“It is forbidden for a person to accustom himself to speaking words of ‘smoothness’ and deception. And a person should not be of different mind than he speaks with his mouth (lit., ‘be one in his mouth and one in his heart’). Rather, his inside should be as his outside and the thoughts in his heart should be as the words in his mouth.
“Is is forbidden to fool others (‘lignov da’as’ — to steal the mind), even of a Gentile. How is this? One should not sell a Gentile meat from an unslaughtered (and so non-kosher) animal with the assumption it was slaughtered, nor [sell him] a shoe [made from the hide] of a dead [animal] in place of a shoe from a slaughtered one. One should not press his fellow to eat at his house knowing he won’t be able to. He should also not offer his fellow gifts knowing he will not accept them. Nor should one open barrels [of wine] for his fellow which he was going to open anyway (in order to market) in order to trick his fellow that he opened them specially in his honor. Likewise with anything similar. Even a single word of deception or trickery is forbidden. Rather, [one should have] honest lips, an upright spirit, and a heart pure of all vexation and mischief.”
In recent weeks the Rambam discussed the value of silence and the danger of wasting our words. Now he moves on to a different negative trait, also relating to speech.
I’d like to first explain some of the legal concepts the Rambam mentions, then we’ll look at some of the underlying themes. As a final introductory aside, I couldn’t come up with a good English equivalent for the Rambam’s phrase “words of smoothness” — although it clearly relates to what we’d call a “smooth talker” in English. Scripture often uses analogous terms, relating smoothness to a man’s lips or tongue. See for example Psalms 5:10: “For there is nothing correct in their mouths… their tongues are smooth.” And Psalms 12:4: “May G-d cut off all lips of smooth talk, the tongue which speaks boastfully.” No doubt the English expression derives from the Biblical ones (as often the case).
When discussing the prohibition of fooling others, the Rambam offers a number of examples, all deriving from the Talmud (Chullin 94a). Since most of the examples are unfamiliar to us, I’ll offer a bit of context. As we’ll see, one of the themes of this law is that trickery is forbidden even if it will not cause one’s fellow any monetary damage.
One may not sell non-kosher meat to a Gentile without specifying that it’s not kosher because the Gentile may mistakenly assume the Jew took the extra trouble to make it kosher for him. This applies even if the Jew is not charging a higher price for the meat and even if there is no concern the Gentile will resell it to another Jew, wrongly claiming that it’s kosher.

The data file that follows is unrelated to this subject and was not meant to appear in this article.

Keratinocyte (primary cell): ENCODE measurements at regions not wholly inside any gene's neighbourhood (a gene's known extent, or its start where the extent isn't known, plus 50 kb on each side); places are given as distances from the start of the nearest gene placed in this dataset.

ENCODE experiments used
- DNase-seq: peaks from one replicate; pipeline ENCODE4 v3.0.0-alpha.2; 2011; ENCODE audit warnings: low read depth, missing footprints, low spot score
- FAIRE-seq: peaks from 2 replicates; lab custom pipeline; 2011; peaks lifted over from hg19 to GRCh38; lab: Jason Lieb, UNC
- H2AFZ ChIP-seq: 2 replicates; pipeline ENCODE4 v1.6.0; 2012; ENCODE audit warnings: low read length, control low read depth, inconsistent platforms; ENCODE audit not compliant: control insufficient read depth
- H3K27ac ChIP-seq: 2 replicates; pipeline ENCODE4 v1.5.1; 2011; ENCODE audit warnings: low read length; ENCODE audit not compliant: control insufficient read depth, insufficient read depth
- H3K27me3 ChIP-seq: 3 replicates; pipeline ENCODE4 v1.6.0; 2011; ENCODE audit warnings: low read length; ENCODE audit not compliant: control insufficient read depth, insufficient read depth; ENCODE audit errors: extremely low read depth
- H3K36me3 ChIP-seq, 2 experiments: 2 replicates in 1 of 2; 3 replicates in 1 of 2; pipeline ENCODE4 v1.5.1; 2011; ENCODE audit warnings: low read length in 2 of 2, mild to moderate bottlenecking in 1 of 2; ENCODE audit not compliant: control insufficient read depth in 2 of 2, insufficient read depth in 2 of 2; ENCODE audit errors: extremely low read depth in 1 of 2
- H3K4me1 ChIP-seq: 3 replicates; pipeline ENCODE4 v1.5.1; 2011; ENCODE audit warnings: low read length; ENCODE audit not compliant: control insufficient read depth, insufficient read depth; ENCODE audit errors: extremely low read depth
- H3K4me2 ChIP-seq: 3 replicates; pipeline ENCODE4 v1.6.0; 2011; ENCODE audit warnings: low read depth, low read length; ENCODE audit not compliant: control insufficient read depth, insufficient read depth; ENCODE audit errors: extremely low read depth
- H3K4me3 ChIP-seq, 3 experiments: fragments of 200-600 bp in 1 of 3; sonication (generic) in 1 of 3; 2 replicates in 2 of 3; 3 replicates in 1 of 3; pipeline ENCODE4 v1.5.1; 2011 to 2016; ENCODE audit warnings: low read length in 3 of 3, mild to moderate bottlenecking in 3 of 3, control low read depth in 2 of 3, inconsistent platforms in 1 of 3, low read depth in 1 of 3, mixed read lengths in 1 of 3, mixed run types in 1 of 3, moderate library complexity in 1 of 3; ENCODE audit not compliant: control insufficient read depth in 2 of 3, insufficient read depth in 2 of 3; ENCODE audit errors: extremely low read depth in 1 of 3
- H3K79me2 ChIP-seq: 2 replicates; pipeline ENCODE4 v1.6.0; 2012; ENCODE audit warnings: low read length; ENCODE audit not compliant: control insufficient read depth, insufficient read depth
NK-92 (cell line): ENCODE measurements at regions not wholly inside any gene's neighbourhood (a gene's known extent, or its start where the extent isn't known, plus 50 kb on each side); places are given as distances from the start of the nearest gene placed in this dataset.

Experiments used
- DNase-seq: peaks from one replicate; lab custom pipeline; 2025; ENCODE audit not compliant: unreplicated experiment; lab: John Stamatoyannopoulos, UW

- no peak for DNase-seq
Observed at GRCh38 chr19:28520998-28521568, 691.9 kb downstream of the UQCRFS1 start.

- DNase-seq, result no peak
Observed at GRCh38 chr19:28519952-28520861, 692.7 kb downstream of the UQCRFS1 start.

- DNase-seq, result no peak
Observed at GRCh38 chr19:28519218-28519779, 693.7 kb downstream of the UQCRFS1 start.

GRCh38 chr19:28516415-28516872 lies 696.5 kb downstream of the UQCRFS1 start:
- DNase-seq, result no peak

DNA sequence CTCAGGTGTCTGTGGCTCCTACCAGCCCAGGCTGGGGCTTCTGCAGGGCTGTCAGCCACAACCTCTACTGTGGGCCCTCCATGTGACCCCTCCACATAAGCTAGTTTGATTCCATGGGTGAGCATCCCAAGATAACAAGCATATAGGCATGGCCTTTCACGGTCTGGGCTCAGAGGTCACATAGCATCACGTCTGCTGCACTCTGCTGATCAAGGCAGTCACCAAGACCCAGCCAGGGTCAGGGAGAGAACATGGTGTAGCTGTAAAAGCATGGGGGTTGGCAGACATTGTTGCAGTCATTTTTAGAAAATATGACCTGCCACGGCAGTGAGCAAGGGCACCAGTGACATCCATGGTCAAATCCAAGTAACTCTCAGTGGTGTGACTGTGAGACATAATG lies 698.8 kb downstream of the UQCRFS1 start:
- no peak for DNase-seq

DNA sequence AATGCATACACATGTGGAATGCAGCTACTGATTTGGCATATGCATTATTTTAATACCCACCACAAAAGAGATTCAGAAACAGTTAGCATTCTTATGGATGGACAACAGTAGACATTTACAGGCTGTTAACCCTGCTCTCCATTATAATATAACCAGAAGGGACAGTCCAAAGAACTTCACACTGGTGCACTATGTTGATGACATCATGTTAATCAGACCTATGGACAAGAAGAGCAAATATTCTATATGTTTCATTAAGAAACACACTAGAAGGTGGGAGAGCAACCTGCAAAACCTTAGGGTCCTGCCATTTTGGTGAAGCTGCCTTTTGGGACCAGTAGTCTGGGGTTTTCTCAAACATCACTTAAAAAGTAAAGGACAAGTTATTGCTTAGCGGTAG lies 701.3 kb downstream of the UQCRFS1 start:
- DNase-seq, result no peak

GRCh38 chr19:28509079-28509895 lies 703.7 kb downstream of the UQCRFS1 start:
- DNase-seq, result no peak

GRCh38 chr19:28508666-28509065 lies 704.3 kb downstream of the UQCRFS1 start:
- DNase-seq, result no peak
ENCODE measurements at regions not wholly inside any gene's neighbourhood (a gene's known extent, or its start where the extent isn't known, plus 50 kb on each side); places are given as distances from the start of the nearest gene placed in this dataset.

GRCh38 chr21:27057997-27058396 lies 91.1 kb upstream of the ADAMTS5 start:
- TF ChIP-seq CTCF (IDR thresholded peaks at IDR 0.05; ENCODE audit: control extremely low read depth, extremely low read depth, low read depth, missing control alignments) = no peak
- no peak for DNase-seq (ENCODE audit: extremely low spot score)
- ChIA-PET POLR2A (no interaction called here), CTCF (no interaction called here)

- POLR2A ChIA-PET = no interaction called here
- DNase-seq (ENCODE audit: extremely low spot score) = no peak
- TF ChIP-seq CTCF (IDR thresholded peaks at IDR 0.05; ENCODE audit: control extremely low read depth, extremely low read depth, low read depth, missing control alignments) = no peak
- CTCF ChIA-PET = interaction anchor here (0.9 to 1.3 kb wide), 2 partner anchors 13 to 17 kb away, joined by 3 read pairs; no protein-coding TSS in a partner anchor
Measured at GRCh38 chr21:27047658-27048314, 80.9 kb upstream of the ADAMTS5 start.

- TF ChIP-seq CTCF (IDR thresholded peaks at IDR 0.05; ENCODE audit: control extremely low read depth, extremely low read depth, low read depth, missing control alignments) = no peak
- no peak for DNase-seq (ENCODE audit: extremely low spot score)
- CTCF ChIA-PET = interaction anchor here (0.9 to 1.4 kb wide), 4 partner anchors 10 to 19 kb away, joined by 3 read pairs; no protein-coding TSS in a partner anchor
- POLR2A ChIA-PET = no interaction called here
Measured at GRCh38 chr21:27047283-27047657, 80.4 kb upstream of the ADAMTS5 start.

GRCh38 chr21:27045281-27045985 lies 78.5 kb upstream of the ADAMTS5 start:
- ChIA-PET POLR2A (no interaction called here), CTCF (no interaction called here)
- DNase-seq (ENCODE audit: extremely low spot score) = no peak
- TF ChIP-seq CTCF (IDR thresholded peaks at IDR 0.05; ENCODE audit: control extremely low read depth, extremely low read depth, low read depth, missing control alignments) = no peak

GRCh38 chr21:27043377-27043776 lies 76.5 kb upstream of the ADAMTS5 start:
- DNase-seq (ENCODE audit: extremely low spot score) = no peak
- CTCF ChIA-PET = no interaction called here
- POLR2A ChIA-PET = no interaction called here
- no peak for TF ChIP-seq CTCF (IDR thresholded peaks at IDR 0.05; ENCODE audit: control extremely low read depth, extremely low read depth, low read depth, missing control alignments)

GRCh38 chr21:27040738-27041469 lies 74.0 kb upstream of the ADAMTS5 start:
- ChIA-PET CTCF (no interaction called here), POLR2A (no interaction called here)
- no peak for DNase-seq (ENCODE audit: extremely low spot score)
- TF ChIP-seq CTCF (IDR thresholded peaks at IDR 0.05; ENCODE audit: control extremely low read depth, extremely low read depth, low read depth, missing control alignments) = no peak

The second law the Rambam quotes is that one not sell another a shoe made from the hide of a dead animal rather than a slaughtered one. According to one explanation in the Talmud, this is because it was the belief in those days that hides of slaughtered animals made higher-quality leather. (Lacking any background in the subject, I could well imagine that the sooner one flays the carcass, the less time the hide has to deteriorate. Any tanners out there are welcome to share their expertise. 🙂
The final law which requires some background is the one about opening wine barrels. According to the Talmud, wine lasts and preserves its freshness only when stored in full barrels. Once a barrel is opened and started, the remaining wine quickly deteriorates. (This one too is outside my realm of experience.) Thus, one who opens a new barrel for his guest is doing him a particular honor. If, however, the host was already planning to open the barrel — for example to sell it to a local retailer for resale, the guest will be misled into believing a special honor was done just for him. The Talmud there adds that if the guest is the sort for whom you *would* have done such an honor, you may open a new barrel without informing him you were planning to do so anyway. (The commentators to the Rambam wonder why he neglected to mention this detail.)
For the most part, the words of the Rambam this week speak for themselves and can be readily appreciated. They hardly need any long-winded embellishments from Dovid Rosenfeld. I would, however, like to offer one brief idea relating to the Rambam’s earlier point — that one’s words be consistent with his thoughts.
There is actually something very peculiar about the Rambam’s wording. He recommends that our insides should be as our outsides and our thoughts should be as the words of our mouths. Isn’t that backwards? Shouldn’t he write that we’re honest with our feelings and that our speech reflects what is in our hearts? Instead, the Rambam states that our hearts must be consistent with our mouths — implying that our speech is the given and primary — just that we must actually feel what we are saying! What does that even mean? Do our mouths have lives of their own?